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Gravity, forces, and feeling your weight

  1. Aug 10, 2008 #1
    Hi there! I was wondering if you folks could give me a little enlightenment.

    Two days ago, I read a quote which led Einstein to a couple of brilliant discoveries about not being able to discern a force and gravity; if you're inside a box. The quote said that Einstein was suddenly struck by the thought that a person in free-fall, does not feel his own weight.

    I fully agree with that thought. But when do you feel your weight? Is it when a force acts on a object which is already being "forced" in the opposite direction? Or is it merely when you experience an acceleration?
  2. jcsd
  3. Aug 10, 2008 #2


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    You "feel" your weight when there is a "counter force" acting usually on your feet. In this case, we call this a normal force acting "upwards".

    If you are in an elevator in a free fall, everything is falling at the same rate at any instant - you, the elevator floor, etc. So the elevator floor is not pushing back up on you. Nothing is. You no longer feel your weight. So it is this counter, normal force that gives you your feel of your weight.

  4. Aug 10, 2008 #3
    Aha ;) Thanks! (And I am familiar with Normal force, etc.)

    So, could you say that you feel a force because your body is being stretched or compressed? Well, dunno if you understood my point with that one, but in any case, I feel that I understand Einstein's point. Brilliant ;)
  5. Aug 10, 2008 #4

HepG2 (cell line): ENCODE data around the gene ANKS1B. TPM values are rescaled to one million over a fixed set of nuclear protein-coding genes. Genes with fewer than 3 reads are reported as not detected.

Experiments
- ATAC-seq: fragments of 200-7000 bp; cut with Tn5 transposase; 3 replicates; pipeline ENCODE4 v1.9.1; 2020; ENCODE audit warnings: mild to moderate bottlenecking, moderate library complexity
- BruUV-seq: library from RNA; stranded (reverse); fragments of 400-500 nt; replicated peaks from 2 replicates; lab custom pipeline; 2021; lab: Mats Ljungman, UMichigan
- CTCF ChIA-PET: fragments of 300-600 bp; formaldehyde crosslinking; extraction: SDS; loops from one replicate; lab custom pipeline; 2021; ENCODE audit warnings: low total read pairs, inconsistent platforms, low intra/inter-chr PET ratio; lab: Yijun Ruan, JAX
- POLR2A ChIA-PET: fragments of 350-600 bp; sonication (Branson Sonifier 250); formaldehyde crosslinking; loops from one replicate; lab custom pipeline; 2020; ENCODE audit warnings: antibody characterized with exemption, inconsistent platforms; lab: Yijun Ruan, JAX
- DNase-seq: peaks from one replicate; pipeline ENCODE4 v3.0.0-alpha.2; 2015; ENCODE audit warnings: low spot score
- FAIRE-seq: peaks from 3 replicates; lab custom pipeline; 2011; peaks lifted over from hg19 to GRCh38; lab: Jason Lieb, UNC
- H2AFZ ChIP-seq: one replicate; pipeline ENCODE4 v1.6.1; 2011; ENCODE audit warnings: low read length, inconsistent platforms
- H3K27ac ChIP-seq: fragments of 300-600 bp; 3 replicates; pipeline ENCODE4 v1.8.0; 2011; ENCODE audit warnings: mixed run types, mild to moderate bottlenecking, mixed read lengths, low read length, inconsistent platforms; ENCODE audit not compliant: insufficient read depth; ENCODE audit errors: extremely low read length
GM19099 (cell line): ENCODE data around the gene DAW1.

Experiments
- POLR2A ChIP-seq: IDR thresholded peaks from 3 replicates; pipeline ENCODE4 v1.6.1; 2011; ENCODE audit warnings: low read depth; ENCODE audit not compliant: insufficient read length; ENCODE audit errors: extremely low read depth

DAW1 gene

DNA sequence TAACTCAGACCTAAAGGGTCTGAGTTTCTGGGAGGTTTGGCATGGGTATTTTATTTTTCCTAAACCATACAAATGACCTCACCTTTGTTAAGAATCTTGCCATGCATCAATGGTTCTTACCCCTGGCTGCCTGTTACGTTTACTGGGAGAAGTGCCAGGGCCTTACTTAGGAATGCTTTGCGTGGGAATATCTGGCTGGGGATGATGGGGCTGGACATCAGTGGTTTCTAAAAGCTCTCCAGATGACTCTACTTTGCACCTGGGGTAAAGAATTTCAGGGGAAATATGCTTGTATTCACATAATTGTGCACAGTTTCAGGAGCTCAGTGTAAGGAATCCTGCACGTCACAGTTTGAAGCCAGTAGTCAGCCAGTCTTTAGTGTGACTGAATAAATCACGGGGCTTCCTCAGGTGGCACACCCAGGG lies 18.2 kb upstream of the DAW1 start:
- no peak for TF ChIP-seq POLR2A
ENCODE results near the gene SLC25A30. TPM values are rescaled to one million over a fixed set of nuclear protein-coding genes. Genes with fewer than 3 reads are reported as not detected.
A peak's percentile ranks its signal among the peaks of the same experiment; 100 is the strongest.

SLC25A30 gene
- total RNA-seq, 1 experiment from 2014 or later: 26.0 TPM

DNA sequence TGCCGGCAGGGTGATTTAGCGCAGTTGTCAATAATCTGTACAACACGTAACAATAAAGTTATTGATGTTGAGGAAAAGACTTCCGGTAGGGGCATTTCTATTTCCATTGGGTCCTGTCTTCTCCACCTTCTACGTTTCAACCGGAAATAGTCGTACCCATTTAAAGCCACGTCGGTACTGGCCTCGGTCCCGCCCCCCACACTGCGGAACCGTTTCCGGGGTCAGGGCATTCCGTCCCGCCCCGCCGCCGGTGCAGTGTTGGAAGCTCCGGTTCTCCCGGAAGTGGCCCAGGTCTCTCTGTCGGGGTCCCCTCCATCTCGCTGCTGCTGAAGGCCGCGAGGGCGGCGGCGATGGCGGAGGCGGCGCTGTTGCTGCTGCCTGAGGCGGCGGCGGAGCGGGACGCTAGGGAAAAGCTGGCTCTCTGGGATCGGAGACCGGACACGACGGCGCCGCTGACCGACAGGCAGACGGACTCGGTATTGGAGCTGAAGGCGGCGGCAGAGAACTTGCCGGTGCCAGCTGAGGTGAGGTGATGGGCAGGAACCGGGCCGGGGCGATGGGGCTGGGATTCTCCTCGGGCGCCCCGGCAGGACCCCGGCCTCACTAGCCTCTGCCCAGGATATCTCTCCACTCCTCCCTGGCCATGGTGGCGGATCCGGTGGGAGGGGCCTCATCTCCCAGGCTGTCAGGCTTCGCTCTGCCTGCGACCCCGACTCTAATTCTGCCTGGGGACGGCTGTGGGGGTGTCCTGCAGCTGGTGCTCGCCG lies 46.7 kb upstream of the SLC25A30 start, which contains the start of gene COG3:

D H

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    You can never feel your own weight. You can, however, feel your apparent weight. Weight is tautologically defined as mass times the acceleration due to gravity; i.e., the gravitational force acting on a body. Apparent weight is the net sum of all forces acting on a body except for gravity. If you are standing on the surface of the Earth the two are nearly equal but opposite. (The rotation of the Earth makes your apparent weight a tiny bit smaller than your actual weight.)

    To the pilot of fighter jet pulling out of a steep dive, there is a large difference between actual and apparent weight. The pilot's actual weight doesn't change, but his apparent weight can be several times your actual weight.
  6. Aug 10, 2008 #5
    This is not the cause of feeling our weight, but because the strength of a gravitational field will vary somewhat over any spatially extended body, all macroscopic objects are stretched by gravitational tidal forces. This is a seperate issue from feeling our own weight, though.

    The reason you feel your weight is because there is a chair or floor in the way of your natural motion, to follow a geodesic in a curved spacetime.
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